The Noble Eightfold Path
The Noble Truth of the Path that Leads to the Extinction of Suffering
The Two Extremes and the Middle Path
To give oneself up to indulgence in Sensual Pleasure, the base, common, vulgar, unholy, unprofitable; or to give oneself up to Self-mortification, the painful, unholy, unprofitable: both these two extremes, the Perfect One has avoided, and has found out the Middle Path, which makes one both to see and to know, which leads to peace, to discernment, to enlightenment, to Nibbana.
The Eightfold Path
It is the Noble Eightfold Path, the way that leads to the extinction of suffering, namely:
III. Wisdom (Panna)
1. Right Understanding (Samma-ditthi)
2. Right Thought (Samma–sankappa)
I. Morality (Sila)
3. Right Speech (Samma-vaca)
4. Right Action (Samma-kammanta)
5. Right Livelihood (Samma-ajiva)
II. Concentration (Samadhi)
6. Right Effort (Samma-vayama)
7. Right Mindfulness (Samma-sati)
8. Right Concentration (Samma-samadhi)
This is the Middle Path which the Perfect One has found out, which makes one both see and know, which leads to peace, to discernment, to enlightenment, to Nibbana. (From Samyutta Nikāya, LVI.11)
The Noble Eightfold Path (Ariya-atthangikamagga)
The figurative expression ‘Path’ or ‘Way’ has been sometimes misunderstood as implying that the single factors of that Path have to be taken up for practice, one after the other, in the order given.
In that case, Right Understanding, i.e. the full penetration of Truth, would have to be realized first, before one could think of developing Right Thought, or of practising Right Speech, etc.
But in reality the three factors (3-5) forming the section ‘Morality’ (sila) have to be perfected first; after that one has to give attention to the systematic training of mind by practising the three factors (6-8) forming the section ‘Concentrations’ (samadhi); only after that preparation, man’s character and mind will be capable of reaching perfection in the first two factors (1-2) forming the section of ‘Wisdom’ (pañña).
An initial minimum of Right Understanding, however, is required at the very start, because some grasp of the facts of suffering, etc., is necessary to provide convincing reasons, and an incentive, for a diligent practice of the Path. A measure of Right Understanding is also required for helping the other Path factors to fulfil intelligently and efficiently their individual functions in the common task of liberation. For that reason, and to emphasize the importance of that factor, Right Understanding has been given the first place in the Noble Eightfold Path.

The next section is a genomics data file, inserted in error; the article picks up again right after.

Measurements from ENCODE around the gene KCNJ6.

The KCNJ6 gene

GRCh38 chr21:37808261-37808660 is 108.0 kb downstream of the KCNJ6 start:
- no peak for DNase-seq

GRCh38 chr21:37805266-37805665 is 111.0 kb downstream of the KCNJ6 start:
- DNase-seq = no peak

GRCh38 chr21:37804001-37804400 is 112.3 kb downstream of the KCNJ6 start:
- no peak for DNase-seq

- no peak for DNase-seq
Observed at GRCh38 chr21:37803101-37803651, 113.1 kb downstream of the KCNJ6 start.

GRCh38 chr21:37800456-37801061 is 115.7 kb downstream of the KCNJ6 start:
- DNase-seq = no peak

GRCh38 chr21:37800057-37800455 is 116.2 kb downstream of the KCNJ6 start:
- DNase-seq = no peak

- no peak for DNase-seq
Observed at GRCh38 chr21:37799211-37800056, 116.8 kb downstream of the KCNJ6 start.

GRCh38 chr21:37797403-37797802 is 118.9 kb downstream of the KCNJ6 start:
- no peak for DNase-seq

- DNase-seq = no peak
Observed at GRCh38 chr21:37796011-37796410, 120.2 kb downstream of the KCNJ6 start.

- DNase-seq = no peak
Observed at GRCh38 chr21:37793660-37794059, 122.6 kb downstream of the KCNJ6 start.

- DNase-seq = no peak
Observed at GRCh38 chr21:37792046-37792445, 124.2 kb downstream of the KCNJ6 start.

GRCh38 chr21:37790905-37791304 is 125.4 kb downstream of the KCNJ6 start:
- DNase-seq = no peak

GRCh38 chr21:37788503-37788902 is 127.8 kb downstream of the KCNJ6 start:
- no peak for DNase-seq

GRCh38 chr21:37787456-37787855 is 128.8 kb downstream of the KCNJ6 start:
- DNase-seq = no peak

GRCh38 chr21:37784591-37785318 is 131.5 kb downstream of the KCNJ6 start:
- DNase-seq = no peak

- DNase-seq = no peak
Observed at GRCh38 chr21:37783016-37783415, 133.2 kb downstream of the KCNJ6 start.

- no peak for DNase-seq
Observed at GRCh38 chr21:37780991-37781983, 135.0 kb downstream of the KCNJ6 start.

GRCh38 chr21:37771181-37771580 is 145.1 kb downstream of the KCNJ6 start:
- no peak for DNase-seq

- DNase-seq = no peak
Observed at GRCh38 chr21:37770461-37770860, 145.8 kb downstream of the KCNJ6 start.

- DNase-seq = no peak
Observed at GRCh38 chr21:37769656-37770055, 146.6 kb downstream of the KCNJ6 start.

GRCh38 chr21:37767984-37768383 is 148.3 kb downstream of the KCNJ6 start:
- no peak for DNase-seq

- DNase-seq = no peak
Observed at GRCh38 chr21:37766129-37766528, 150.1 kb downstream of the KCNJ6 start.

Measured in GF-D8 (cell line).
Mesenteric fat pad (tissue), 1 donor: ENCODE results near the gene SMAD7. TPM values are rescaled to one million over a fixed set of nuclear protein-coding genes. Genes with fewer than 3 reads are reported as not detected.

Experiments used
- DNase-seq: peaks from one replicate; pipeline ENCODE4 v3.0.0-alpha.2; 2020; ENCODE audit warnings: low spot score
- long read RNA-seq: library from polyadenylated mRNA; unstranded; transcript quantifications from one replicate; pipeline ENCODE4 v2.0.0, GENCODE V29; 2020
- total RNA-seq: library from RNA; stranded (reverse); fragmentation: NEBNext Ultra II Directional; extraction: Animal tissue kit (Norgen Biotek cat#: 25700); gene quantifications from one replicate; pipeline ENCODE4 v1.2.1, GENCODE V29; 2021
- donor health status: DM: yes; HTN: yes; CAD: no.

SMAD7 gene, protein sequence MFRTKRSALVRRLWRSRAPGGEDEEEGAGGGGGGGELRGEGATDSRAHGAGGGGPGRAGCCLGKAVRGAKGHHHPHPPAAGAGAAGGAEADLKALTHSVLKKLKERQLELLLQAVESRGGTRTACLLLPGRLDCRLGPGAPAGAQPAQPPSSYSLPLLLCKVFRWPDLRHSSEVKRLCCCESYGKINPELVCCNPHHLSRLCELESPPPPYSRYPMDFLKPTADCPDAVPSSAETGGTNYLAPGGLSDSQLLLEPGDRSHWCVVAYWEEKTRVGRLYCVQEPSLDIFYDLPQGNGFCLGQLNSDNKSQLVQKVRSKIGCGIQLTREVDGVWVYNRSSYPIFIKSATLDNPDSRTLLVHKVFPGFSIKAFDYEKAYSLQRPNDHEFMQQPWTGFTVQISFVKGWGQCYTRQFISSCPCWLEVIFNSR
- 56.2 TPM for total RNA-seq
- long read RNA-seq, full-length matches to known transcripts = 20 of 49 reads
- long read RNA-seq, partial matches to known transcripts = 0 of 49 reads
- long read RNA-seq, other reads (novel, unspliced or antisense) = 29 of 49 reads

This initial understanding of the Dhamma, however, has to be gradually developed, with the help of the other Path factors, until it reaches finally that highest clarity of Insight (vipassana) which is the immediate condition for entering the four Stages of Holiness and for attaining Nibbana.
Right Understanding is therefore the beginning as well as the culmination of the Noble Eightfold Path. (From Nyantiloka)
Free from pain and torture is this path, free from groaning and suffering: it is the perfect path. (From Majjhima Nikāya, 139)
Truly, like this path there is no other path to the purity of insight. If you follow this path, you will put an end to suffering. (From Dhammapada, 274-75)
But each one has to struggle for himself, the Perfect Ones have only pointed out the way. (From Dhammapada, 276)
Give ear then, for the Deathless is found. I reveal, I set forth the Truth. As I reveal it to you, so act! And that supreme goal of the holy life, for the sake of which sons of good families rightly go forth from home to the homeless state: this you will, in no long time, in this very life, make known to yourself, realize, and make your own. (From Majjhima Nikāya, 26)
Source: Nyanatiloka (compiler, translator). The Word of the Buddha: An Outline of the Teaching of the Buddha in the Words of the Pali Canon. 14th edition. Kandy, Ceylon: Buddhist Publication Society, 1967. (Pages 27-29)